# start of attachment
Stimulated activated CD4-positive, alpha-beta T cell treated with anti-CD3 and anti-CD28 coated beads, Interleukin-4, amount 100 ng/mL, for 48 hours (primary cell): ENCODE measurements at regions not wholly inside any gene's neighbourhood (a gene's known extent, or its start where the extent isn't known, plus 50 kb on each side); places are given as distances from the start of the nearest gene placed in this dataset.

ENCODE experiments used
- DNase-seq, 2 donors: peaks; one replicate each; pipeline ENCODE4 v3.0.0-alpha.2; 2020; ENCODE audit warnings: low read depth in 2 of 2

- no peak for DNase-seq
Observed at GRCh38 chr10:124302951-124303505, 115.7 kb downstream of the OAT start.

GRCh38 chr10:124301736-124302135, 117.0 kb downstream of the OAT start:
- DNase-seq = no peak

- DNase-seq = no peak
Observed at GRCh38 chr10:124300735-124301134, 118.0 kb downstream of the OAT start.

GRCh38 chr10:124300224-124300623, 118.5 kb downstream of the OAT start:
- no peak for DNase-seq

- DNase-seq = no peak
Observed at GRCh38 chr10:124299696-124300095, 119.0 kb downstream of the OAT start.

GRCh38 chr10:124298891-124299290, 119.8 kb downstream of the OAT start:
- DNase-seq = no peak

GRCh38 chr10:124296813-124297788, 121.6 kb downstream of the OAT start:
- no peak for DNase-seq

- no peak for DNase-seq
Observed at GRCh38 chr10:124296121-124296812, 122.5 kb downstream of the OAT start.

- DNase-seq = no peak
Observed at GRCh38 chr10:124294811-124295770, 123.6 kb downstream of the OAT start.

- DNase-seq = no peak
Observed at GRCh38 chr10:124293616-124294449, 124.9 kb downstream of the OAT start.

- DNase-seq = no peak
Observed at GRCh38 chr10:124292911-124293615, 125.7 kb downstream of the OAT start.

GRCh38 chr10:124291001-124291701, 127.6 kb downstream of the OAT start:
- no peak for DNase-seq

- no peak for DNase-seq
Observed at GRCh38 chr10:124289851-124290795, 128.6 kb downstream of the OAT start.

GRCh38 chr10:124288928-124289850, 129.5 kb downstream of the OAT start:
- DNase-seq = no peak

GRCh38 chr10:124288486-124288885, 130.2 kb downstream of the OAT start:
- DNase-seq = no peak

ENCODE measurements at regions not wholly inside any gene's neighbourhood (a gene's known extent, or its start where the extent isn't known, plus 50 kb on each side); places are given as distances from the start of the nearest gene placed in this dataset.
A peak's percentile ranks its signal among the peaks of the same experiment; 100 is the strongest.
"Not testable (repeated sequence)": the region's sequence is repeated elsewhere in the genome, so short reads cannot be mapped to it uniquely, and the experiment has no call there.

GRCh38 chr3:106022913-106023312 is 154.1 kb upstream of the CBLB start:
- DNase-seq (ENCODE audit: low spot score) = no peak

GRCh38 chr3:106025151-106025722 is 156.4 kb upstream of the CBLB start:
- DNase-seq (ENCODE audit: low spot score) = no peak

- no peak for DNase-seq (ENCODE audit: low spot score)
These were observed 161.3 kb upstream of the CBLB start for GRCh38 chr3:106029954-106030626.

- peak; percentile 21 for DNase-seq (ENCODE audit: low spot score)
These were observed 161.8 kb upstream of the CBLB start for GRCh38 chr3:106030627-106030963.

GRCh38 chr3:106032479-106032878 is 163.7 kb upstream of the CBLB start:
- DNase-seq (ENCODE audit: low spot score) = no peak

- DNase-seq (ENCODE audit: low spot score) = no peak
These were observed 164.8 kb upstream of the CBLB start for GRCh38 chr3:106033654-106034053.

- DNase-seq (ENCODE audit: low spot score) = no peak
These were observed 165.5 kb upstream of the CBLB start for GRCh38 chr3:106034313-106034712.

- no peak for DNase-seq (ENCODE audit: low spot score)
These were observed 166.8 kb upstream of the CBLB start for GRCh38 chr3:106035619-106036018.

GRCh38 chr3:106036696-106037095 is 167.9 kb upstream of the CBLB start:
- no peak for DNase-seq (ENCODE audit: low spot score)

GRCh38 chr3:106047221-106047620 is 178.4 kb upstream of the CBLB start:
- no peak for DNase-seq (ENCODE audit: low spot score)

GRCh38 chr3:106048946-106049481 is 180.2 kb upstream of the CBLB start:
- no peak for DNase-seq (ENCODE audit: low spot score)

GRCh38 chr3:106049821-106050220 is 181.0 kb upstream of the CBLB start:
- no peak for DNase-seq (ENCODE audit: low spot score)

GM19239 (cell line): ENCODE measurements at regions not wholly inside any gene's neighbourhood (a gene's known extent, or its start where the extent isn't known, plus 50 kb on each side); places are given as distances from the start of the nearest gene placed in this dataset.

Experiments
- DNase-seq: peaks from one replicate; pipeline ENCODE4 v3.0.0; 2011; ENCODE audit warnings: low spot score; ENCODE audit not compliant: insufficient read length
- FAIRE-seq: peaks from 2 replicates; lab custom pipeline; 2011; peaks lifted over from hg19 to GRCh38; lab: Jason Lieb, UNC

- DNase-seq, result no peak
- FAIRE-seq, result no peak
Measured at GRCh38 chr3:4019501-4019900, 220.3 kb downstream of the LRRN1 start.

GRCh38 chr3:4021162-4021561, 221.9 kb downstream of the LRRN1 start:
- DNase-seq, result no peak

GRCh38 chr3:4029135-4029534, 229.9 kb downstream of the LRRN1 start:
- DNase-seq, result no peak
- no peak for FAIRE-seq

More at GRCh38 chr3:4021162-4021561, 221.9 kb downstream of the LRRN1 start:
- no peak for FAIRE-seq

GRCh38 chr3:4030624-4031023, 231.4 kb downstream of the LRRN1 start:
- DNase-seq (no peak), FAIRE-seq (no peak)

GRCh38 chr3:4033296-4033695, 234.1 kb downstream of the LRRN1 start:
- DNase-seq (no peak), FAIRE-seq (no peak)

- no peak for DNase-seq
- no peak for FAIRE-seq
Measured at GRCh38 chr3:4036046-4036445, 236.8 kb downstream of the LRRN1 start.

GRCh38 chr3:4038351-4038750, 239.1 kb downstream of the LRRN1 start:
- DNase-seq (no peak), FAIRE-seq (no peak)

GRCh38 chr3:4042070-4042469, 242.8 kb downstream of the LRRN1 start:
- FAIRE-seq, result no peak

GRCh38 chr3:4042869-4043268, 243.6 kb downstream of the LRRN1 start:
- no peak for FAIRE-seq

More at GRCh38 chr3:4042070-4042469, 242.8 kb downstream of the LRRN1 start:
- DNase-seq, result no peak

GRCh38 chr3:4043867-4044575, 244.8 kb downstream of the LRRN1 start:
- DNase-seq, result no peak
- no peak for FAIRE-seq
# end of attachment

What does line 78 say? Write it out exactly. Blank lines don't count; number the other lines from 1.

- DNase-seq (no peak), FAIRE-seq (no peak)